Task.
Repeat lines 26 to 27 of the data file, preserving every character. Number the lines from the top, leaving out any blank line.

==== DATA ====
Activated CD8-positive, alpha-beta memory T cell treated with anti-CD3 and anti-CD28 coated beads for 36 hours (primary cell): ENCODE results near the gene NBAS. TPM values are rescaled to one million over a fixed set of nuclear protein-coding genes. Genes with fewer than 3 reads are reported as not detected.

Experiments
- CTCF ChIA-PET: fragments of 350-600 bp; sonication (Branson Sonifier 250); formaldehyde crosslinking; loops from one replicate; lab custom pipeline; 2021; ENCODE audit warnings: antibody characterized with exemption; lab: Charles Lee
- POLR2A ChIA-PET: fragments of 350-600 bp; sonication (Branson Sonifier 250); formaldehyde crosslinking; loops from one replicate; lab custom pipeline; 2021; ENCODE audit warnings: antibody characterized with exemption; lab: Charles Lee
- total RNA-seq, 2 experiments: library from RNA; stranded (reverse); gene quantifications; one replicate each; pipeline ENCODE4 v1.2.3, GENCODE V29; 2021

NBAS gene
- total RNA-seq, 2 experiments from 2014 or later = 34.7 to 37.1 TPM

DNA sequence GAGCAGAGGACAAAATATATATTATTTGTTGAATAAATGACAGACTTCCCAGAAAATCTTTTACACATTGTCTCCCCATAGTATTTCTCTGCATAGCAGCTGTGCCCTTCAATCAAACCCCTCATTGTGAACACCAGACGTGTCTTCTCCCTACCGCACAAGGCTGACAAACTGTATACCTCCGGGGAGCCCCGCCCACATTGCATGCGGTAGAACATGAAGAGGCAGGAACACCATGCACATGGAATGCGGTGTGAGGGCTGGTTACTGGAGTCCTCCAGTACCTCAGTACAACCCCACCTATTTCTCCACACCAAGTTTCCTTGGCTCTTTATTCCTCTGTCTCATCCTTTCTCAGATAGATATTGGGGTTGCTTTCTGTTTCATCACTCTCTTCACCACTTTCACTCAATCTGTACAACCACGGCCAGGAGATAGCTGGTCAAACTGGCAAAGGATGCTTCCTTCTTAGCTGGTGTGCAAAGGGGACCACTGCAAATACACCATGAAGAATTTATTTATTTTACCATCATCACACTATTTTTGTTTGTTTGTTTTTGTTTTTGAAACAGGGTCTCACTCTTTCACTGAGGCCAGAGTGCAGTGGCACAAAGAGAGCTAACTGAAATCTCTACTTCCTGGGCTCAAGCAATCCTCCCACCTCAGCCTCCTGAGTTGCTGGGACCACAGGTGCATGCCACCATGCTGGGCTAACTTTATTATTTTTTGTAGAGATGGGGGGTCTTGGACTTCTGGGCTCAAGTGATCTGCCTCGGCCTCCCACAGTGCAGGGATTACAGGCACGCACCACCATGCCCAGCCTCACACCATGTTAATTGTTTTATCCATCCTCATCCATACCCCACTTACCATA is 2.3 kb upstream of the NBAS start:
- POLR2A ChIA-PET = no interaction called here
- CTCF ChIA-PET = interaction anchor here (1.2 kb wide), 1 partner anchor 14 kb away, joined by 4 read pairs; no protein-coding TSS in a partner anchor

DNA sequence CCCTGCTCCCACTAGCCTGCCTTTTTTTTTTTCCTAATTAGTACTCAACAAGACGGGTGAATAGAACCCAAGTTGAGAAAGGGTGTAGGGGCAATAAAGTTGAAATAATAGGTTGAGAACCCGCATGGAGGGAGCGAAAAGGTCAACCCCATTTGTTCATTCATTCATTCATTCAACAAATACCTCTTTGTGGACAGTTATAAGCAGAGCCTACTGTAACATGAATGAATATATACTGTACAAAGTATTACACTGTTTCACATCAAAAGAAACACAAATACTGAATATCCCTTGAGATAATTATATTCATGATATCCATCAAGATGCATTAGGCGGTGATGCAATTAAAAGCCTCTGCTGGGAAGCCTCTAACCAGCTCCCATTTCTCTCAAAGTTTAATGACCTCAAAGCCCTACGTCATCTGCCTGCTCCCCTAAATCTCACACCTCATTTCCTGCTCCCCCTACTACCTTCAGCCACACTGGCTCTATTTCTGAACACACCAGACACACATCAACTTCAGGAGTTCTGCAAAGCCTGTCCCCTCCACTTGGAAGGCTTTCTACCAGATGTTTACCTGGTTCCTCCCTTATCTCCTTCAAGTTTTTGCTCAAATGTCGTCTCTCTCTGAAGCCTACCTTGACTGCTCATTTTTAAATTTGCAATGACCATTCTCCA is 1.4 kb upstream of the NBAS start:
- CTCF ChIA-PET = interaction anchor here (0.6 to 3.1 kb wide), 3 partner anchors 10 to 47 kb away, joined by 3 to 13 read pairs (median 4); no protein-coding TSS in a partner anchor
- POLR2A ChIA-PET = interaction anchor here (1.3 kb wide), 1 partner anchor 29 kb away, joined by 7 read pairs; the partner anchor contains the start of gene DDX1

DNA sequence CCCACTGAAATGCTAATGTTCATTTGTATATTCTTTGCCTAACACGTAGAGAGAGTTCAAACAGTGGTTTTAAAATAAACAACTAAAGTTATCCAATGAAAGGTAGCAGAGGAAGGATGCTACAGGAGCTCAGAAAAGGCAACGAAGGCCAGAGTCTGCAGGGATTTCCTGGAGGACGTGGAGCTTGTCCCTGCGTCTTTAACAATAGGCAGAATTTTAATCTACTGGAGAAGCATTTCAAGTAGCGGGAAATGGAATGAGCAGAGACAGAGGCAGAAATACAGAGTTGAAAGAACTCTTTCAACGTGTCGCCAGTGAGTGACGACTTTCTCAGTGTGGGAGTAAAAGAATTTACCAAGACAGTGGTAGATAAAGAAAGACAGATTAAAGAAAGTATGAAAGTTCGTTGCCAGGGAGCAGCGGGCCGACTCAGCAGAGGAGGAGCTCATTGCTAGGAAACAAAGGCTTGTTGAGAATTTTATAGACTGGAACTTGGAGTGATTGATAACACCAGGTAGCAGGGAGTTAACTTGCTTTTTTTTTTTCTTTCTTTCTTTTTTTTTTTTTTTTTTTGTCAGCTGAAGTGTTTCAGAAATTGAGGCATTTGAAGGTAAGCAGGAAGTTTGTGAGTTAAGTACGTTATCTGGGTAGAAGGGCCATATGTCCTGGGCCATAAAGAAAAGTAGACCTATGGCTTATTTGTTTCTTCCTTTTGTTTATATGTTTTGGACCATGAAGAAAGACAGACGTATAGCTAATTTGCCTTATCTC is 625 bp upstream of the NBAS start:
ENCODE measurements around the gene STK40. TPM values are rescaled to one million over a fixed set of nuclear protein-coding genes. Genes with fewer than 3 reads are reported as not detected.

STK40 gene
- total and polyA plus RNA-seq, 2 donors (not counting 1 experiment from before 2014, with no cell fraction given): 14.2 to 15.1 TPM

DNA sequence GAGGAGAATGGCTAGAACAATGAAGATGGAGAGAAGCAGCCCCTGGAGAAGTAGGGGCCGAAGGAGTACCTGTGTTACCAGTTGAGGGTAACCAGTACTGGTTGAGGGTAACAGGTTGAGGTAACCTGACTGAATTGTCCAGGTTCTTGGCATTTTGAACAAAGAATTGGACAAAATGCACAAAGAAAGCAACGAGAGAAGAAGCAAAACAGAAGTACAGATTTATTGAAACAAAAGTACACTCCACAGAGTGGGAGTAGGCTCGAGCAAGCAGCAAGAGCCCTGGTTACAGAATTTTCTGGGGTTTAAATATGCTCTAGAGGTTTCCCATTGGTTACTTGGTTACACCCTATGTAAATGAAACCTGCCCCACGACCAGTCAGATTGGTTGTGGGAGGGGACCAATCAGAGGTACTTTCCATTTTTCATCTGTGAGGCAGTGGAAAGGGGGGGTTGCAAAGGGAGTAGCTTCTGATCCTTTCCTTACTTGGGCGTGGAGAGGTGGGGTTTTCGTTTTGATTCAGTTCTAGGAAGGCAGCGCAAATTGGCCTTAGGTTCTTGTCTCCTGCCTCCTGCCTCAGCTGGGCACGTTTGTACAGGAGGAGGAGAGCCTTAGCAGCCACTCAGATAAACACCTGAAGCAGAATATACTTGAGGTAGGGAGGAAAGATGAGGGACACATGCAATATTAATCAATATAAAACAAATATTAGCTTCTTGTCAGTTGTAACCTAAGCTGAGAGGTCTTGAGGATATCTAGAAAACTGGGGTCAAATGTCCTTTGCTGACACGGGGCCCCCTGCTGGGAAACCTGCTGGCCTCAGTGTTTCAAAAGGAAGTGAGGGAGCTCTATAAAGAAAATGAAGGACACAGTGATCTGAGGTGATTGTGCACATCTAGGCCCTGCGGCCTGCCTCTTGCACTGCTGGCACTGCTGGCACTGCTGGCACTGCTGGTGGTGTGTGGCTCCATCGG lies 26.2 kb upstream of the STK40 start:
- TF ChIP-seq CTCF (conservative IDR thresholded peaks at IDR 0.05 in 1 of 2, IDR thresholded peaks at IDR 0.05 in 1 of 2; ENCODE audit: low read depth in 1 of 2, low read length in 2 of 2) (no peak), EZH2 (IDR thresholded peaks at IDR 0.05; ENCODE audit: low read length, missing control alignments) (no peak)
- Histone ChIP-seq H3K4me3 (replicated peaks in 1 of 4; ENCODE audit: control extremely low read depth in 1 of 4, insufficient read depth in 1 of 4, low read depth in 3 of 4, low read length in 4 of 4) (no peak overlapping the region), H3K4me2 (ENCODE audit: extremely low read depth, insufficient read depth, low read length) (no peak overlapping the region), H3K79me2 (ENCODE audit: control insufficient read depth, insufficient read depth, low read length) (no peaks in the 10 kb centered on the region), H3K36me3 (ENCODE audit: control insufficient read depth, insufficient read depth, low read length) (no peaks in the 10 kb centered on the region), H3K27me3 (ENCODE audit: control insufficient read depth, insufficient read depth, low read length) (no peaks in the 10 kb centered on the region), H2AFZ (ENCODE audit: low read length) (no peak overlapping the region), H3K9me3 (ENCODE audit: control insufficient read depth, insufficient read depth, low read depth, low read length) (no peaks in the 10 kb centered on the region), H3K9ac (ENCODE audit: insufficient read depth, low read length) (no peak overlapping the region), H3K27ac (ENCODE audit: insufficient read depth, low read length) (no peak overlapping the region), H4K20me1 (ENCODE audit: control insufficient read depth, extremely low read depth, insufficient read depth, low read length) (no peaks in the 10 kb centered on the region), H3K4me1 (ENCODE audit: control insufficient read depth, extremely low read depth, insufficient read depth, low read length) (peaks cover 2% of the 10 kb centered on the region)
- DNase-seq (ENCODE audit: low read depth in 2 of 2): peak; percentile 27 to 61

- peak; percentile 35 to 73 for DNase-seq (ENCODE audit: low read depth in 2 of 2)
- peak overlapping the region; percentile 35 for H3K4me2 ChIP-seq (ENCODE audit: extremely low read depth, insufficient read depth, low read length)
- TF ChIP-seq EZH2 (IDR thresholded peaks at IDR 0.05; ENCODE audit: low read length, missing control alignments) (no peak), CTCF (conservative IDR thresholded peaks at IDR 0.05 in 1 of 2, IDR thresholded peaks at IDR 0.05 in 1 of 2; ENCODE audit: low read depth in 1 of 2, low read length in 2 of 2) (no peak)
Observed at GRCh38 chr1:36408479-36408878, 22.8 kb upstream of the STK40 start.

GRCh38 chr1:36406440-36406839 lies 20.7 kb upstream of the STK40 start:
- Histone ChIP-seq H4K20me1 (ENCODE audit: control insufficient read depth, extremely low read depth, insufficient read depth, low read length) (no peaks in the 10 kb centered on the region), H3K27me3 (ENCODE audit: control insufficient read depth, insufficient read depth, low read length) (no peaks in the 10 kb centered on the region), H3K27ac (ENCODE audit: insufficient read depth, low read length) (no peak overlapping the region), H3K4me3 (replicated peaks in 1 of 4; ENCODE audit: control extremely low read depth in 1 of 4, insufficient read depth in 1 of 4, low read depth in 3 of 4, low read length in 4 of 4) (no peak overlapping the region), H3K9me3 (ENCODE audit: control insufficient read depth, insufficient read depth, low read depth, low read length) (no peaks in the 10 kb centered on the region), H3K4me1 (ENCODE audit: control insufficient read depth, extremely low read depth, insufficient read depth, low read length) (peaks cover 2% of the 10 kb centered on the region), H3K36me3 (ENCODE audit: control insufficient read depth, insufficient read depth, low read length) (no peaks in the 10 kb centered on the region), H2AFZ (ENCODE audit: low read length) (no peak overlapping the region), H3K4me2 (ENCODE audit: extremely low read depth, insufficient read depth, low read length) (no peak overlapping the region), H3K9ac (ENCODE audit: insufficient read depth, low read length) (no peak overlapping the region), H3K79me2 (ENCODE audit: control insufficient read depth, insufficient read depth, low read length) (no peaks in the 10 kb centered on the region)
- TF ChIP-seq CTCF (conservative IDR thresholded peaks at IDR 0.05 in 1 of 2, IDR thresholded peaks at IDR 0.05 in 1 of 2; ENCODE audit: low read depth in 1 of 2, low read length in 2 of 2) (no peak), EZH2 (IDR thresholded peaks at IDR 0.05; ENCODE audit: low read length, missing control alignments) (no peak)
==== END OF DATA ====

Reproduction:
GRCh38 chr1:36406440-36406839 lies 20.7 kb upstream of the STK40 start:
- Histone ChIP-seq H4K20me1 (ENCODE audit: control insufficient read depth, extremely low read depth, insufficient read depth, low read length) (no peaks in the 10 kb centered on the region), H3K27me3 (ENCODE audit: control insufficient read depth, insufficient read depth, low read length) (no peaks in the 10 kb centered on the region), H3K27ac (ENCODE audit: insufficient read depth, low read length) (no peak overlapping the region), H3K4me3 (replicated peaks in 1 of 4; ENCODE audit: control extremely low read depth in 1 of 4, insufficient read depth in 1 of 4, low read depth in 3 of 4, low read length in 4 of 4) (no peak overlapping the region), H3K9me3 (ENCODE audit: control insufficient read depth, insufficient read depth, low read depth, low read length) (no peaks in the 10 kb centered on the region), H3K4me1 (ENCODE audit: control insufficient read depth, extremely low read depth, insufficient read depth, low read length) (peaks cover 2% of the 10 kb centered on the region), H3K36me3 (ENCODE audit: control insufficient read depth, insufficient read depth, low read length) (no peaks in the 10 kb centered on the region), H2AFZ (ENCODE audit: low read length) (no peak overlapping the region), H3K4me2 (ENCODE audit: extremely low read depth, insufficient read depth, low read length) (no peak overlapping the region), H3K9ac (ENCODE audit: insufficient read depth, low read length) (no peak overlapping the region), H3K79me2 (ENCODE audit: control insufficient read depth, insufficient read depth, low read length) (no peaks in the 10 kb centered on the region)